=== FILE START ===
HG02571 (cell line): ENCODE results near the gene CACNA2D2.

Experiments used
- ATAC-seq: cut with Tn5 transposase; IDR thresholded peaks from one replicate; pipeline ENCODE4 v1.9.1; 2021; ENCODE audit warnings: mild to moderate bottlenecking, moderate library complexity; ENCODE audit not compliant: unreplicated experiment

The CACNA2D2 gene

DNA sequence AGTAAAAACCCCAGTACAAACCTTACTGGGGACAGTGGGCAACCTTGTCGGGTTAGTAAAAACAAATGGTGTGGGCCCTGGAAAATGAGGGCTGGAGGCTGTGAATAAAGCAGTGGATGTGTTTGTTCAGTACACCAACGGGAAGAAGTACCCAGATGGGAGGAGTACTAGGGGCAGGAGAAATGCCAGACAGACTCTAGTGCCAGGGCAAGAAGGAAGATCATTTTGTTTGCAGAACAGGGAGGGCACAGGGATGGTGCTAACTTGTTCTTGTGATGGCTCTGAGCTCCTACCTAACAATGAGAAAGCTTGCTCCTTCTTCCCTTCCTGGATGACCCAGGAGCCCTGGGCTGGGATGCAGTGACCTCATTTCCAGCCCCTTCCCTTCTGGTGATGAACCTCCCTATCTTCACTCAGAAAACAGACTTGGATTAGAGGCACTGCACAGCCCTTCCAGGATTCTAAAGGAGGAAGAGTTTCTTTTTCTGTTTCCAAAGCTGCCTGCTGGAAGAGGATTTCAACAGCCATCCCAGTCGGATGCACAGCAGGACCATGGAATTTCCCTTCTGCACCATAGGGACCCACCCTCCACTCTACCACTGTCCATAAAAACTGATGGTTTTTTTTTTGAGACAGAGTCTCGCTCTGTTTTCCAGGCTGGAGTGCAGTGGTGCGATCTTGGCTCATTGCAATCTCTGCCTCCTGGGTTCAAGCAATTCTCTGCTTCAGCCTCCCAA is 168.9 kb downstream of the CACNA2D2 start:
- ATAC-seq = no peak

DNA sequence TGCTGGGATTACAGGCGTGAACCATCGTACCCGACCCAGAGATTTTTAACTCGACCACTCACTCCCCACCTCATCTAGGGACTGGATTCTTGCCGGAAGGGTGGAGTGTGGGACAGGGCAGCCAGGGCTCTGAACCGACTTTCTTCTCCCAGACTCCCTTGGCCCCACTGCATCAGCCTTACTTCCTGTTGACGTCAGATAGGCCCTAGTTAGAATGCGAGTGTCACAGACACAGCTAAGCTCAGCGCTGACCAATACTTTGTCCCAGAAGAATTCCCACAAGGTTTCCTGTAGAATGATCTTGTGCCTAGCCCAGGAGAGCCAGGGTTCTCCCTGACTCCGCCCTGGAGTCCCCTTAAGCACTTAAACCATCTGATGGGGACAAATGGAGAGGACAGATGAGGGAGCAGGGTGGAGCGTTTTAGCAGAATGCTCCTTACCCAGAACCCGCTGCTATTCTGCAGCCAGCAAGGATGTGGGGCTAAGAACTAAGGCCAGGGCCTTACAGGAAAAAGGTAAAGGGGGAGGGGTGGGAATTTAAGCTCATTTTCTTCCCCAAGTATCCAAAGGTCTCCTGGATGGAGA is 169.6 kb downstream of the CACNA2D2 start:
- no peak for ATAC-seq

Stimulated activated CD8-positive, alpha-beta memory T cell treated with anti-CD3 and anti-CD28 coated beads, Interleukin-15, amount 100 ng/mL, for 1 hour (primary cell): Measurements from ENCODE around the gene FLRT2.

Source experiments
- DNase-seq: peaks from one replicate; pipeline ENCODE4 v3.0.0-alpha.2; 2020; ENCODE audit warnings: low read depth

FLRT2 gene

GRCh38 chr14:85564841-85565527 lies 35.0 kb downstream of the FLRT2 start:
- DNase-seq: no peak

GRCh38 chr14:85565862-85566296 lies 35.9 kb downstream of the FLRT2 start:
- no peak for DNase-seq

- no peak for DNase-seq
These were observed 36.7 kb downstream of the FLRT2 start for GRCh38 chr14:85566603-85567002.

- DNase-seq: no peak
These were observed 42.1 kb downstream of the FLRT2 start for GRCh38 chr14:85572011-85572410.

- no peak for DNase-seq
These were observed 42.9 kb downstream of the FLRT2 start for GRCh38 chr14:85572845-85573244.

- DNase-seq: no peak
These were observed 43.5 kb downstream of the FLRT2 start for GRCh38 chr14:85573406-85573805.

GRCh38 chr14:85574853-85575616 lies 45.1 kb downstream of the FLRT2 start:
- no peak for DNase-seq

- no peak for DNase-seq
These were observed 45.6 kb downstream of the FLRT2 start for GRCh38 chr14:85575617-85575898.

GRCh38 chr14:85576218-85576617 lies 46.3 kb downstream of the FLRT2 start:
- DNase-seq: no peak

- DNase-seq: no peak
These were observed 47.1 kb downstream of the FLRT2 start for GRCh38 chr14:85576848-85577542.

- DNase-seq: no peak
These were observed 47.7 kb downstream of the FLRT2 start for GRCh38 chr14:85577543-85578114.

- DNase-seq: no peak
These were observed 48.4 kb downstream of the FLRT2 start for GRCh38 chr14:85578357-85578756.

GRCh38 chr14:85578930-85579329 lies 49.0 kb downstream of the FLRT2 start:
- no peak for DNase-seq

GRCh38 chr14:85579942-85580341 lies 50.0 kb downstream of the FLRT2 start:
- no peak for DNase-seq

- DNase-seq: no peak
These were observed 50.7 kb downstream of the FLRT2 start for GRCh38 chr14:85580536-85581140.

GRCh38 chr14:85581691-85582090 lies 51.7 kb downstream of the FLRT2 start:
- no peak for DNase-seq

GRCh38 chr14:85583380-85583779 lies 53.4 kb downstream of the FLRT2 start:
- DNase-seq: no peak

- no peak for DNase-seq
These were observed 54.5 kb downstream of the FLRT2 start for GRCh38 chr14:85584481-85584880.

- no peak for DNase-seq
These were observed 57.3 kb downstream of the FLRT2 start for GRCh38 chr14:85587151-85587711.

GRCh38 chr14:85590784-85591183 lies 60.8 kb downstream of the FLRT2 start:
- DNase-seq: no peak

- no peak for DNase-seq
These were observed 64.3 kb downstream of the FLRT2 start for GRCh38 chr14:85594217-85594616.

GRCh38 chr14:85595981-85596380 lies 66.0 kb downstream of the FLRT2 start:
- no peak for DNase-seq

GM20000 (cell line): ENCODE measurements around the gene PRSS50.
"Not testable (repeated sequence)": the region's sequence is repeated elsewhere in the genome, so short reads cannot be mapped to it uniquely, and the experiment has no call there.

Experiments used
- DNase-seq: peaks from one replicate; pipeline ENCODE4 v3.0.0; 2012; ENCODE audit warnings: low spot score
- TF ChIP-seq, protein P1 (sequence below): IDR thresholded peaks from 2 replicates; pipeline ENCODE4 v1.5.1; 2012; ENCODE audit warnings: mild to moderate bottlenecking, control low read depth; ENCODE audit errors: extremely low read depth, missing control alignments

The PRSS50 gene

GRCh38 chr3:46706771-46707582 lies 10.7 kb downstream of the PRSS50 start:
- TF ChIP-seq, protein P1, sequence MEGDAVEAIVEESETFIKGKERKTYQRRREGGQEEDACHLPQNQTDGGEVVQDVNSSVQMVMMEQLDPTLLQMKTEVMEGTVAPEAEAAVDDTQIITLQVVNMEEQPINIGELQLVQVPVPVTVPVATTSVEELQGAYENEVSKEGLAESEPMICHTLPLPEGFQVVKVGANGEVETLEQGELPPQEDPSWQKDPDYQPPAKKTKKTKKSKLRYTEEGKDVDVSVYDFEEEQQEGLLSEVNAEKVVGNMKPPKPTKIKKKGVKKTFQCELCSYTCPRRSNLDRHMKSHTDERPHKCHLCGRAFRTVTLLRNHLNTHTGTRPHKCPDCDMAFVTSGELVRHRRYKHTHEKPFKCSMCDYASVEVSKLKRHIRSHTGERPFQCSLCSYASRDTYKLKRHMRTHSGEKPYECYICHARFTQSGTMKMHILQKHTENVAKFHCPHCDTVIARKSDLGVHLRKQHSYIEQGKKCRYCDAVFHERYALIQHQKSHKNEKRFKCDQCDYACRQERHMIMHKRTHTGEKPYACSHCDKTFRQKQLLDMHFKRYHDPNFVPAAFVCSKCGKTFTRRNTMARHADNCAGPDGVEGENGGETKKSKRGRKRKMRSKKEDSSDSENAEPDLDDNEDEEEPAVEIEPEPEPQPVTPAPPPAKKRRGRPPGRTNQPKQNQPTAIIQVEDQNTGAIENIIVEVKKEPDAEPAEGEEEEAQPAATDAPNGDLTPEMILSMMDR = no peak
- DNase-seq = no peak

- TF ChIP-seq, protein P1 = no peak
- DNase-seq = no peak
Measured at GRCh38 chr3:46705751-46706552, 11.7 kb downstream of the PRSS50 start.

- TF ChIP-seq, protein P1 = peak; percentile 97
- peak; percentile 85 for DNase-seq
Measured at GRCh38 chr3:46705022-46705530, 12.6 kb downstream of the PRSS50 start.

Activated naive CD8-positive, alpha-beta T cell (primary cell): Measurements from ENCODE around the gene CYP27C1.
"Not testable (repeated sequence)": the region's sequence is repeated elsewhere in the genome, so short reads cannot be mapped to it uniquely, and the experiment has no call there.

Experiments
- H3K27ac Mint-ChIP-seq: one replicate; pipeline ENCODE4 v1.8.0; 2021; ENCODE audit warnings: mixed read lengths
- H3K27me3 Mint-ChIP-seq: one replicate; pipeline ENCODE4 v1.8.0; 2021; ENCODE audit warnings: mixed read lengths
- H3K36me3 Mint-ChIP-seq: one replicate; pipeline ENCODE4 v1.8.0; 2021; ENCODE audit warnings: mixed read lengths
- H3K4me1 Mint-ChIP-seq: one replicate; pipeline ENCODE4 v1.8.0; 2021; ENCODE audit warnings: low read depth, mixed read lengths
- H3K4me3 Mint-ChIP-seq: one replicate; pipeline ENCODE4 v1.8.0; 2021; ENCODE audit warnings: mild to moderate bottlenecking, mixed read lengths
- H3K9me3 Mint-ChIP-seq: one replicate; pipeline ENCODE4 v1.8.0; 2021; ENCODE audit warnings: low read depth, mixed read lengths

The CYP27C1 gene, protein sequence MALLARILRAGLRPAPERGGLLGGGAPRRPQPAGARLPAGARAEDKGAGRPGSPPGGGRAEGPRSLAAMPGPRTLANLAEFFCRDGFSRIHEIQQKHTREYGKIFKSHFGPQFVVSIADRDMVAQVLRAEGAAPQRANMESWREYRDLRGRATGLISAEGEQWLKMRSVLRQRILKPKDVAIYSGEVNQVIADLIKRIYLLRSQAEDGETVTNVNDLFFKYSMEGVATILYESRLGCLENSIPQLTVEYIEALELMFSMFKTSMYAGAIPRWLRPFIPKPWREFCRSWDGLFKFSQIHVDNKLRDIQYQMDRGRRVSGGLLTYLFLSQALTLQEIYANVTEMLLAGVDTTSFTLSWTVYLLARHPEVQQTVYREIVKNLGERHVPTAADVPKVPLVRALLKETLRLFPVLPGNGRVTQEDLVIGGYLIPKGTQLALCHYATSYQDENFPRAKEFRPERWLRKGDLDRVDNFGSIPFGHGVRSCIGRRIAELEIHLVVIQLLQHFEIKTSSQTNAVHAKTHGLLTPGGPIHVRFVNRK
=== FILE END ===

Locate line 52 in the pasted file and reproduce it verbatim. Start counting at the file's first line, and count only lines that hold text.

- DNase-seq: no peak